I have a never-ending need to understand the tools I work with, and the new tools that might help me make movies in better and less expensive ways. It’s why I continue to build my own computers and insist on understanding how to run the Mac OS on those computers. It would be a lot easier, and potentially cheaper to just buy a Mac Pro and be done with it, but for me it’s no fun unless I can get under the hood and tinker with it.
I’ve written before about inexpensive production equipment, but today I’m thinking about something I know a little more about; do-it-yourself post production.
At this point, picture editing is wide open. You can do it any way you want and you don’t have to pay a lot for equipment. To really get the most of your gear though, you should have a good, expandable desktop. iMacs and laptops can hold you back when it comes to finishing a film. Obviously the Mac Pro is the simple choice. I built a system around a quad core Core 2 Duo a few years ago and overclocked it from 2.4 to 3 GHz. It’s served me well, but it’s due for an upgrade. Rendering HD is one of the most processor intensive things you can do, and working on 8 core Nehalems makes me jealous.
The best piece of equipment I have is a Blackmagic Intensity Pro card, which you can get for less than $200. It outputs almost any kind of HD or SD video you could want. I have it attached via component cables to my trusty 37-inch Panasonic 9UK plasma. It will take any video the Intensity throws at it, including 25 fps formats. Blackmagic has also just released a USB 3.0 Intensity Shuttle which will be great if Apple & Intel get on board with USB 3.0. It would allow laptop or iMac-based video outputs. For now, unless you’re editing on Premiere in Windows 7 and have USB 3.0, stick with the card.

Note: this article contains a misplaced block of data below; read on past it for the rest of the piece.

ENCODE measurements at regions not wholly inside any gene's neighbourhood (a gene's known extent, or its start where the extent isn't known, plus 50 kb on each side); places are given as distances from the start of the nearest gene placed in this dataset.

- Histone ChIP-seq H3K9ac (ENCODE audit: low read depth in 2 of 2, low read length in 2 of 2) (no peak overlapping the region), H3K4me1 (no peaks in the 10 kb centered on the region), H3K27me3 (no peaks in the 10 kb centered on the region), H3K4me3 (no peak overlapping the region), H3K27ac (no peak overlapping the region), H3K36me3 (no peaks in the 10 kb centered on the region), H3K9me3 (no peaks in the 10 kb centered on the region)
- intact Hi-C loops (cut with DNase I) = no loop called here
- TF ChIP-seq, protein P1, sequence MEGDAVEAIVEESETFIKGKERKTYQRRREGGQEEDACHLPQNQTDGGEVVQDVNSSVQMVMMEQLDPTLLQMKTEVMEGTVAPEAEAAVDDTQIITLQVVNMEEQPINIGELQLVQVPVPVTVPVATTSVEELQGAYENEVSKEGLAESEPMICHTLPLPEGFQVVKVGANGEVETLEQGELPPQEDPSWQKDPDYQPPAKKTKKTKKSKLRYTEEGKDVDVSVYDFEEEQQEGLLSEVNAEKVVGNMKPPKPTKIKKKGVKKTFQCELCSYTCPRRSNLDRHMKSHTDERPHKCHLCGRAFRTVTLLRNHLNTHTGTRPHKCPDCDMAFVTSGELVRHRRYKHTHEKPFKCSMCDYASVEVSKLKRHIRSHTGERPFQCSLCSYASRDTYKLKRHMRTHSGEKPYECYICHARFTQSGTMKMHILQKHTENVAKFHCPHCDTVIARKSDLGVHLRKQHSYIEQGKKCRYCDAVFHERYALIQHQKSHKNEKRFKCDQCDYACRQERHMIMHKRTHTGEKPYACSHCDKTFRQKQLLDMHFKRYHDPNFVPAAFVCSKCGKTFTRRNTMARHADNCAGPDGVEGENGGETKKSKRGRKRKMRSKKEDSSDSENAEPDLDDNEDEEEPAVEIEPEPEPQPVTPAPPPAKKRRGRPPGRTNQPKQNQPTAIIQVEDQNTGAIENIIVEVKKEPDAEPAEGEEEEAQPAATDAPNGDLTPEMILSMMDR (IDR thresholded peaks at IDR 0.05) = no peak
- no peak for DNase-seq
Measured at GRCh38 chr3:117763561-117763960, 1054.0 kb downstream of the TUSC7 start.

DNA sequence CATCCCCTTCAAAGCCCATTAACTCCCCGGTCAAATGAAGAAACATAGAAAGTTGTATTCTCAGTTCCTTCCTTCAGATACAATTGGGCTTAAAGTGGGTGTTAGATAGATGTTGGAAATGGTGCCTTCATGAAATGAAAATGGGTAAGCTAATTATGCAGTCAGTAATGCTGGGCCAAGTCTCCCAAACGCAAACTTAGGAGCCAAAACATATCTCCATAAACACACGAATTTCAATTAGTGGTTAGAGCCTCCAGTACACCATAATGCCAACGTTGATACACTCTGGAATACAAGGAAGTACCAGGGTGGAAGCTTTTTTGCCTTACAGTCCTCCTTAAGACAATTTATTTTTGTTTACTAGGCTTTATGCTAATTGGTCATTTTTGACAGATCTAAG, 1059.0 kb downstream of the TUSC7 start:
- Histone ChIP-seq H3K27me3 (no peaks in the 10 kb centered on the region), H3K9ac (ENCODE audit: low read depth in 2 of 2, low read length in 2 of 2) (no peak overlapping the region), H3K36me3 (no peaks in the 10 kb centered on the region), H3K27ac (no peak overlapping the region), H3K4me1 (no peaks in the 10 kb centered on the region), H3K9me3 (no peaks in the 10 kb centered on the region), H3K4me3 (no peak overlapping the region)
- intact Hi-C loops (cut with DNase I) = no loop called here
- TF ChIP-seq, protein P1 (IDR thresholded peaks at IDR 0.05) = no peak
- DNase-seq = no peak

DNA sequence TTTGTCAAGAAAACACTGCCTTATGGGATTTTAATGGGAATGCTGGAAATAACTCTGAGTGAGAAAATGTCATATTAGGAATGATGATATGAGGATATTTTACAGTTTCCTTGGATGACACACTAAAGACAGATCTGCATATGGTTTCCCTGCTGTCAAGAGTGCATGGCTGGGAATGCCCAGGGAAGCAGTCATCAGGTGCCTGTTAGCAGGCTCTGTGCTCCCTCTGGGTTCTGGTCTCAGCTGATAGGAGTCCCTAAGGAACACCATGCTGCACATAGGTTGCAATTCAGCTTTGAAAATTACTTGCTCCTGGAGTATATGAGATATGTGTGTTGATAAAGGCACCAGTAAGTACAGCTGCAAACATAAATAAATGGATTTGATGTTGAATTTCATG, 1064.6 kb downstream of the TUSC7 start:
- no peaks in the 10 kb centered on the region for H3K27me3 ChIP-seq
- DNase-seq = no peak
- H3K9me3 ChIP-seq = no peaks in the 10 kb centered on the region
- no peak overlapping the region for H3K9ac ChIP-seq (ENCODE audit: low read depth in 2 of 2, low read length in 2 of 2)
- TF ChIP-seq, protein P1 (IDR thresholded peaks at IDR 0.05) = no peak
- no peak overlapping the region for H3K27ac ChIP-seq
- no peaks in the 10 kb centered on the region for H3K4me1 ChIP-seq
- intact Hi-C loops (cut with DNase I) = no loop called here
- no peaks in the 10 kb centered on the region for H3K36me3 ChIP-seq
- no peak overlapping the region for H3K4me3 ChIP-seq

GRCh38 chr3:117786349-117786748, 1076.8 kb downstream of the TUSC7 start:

I haven’t worked on a tape-based project in at least a year. If a film is shot on a tapeless format I can take the camera originals, convert them to ProRes, edit the picture, and color correct, all without bringing in an outside vendor. Now, I can tell you that the Panasonic plasma is far from a reference monitor. But there’s perfect, and there’s good enough. If the budget allows, I always go to a professional colorist, but if you’re making an indie film for a few grand, you can’t afford perfect. And if you’re doing the color correct yourself, you can futz around all you want for weeks if that’s something you want to spend your time on. The great thing about Color is that even when I go to a professional colorist (who also uses Color) I can still make a tweak here and there if I see something I don’t like a few weeks later.
Now, what about sound? If you’re making anything you plan to distribute beyond YouTube, you better believe you need a 5.1 mix. You can’t do that in FCP, but you can do it in Soundtrack Pro. You’ll need 6 audio outputs. I’m just starting to investigate the “home 5.1 mix” angle, but I like the look of the M-Audio Fast Track Ultra, which is less than $300, has 8 in and 8 out, and works with Pro Tools M-Powered.
Audio is another situation where you want a good room, and the professional mixers with dedicated equipment have a real edge. But in the do-it-yourself “good enough” range, you can run those 6 outputs to a consumer 5.1 receiver and speaker set. Reducing noise in the room becomes crucial here. You don’t want to find yourself in a quiet theater and hear things that were masked by fan noise in your improvised mixing room.
The moral here is not that you necessarily should do any of this stuff. But you can. You’re not required to make a perfect mix or a perfect color correct. If it looks good to you, it looks good to your audience. A lot of dialogue-driven films will be just fine with a 5.1 mix that puts 90% of the audio in the Center speaker. Some films look fine without any post-production color grading beyond a basic legalization process.
In order to pull this off though, you need good source material. You need a well-shot film with well-recorded audio. You can do a lot with these tools, but don’t force yourself to. Make it easy on yourself by getting it right on set.
And of course, you need to know how to operate all this software to get what you want out of it. You might consider hiring someone like me to do that.